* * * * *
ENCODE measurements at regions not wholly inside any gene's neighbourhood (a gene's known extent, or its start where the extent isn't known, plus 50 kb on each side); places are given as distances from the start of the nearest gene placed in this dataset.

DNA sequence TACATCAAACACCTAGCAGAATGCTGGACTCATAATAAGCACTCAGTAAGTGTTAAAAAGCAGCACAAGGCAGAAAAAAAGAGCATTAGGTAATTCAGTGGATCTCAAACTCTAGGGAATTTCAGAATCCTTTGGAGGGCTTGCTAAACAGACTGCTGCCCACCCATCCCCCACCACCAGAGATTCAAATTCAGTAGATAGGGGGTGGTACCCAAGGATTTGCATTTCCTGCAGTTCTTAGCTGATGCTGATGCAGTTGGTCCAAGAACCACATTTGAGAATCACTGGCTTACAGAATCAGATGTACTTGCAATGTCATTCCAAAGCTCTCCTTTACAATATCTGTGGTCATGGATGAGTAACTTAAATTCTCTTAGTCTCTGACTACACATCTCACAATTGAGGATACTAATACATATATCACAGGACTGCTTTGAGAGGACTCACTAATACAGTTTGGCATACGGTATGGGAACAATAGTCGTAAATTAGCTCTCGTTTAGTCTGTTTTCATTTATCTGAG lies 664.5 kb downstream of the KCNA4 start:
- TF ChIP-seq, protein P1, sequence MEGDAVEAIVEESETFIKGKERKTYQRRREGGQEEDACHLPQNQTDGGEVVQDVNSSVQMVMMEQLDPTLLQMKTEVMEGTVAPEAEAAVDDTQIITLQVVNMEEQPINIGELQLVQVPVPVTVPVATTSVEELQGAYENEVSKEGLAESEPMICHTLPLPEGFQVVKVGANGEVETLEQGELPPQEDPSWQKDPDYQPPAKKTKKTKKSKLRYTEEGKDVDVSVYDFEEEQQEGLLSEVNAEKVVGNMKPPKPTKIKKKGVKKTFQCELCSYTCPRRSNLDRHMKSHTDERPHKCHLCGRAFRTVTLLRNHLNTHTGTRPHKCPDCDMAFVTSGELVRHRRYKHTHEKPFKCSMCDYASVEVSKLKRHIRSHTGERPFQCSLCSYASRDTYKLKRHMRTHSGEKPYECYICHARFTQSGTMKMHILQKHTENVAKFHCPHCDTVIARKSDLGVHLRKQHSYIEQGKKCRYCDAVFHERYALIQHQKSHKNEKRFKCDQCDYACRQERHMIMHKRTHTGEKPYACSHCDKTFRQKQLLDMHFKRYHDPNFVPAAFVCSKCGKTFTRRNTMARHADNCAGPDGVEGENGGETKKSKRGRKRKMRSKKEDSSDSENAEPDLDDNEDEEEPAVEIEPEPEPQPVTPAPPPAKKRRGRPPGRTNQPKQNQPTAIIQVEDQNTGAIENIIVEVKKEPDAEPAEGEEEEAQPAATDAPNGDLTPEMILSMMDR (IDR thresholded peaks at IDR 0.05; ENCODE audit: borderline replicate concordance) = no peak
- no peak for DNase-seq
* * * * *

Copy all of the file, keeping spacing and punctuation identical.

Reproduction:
ENCODE measurements at regions not wholly inside any gene's neighbourhood (a gene's known extent, or its start where the extent isn't known, plus 50 kb on each side); places are given as distances from the start of the nearest gene placed in this dataset.

DNA sequence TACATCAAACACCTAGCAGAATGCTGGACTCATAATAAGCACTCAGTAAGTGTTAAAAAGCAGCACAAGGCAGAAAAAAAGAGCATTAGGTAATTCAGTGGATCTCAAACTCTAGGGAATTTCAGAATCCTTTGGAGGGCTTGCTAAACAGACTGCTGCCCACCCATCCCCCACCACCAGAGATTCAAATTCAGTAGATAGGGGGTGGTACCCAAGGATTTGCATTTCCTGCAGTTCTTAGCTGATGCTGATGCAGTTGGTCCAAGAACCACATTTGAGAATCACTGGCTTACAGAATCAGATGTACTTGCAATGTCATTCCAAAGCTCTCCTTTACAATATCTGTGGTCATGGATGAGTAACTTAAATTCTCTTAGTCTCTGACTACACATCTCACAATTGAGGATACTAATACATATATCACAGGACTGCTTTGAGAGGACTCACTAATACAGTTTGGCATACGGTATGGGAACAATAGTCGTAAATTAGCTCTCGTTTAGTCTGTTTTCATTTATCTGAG lies 664.5 kb downstream of the KCNA4 start:
- TF ChIP-seq, protein P1, sequence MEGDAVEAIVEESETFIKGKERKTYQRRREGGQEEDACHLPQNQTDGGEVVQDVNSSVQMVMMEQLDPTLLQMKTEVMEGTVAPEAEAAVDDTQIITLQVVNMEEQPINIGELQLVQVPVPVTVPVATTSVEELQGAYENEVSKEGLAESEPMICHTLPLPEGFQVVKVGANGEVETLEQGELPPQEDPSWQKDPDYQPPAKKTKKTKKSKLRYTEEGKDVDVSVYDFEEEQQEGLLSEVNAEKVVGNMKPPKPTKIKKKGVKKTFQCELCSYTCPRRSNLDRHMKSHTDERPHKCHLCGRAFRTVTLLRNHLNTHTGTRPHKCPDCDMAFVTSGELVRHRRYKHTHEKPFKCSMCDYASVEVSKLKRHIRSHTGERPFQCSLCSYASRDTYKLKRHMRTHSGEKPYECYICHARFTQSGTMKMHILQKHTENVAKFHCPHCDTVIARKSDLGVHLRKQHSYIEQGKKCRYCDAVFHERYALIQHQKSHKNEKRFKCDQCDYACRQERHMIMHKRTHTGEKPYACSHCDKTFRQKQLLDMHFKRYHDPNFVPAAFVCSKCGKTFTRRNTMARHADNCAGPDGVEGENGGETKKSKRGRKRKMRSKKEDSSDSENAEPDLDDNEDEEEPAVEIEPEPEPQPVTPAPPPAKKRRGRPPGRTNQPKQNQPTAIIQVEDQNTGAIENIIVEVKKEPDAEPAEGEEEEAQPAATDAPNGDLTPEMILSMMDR (IDR thresholded peaks at IDR 0.05; ENCODE audit: borderline replicate concordance) = no peak
- no peak for DNase-seq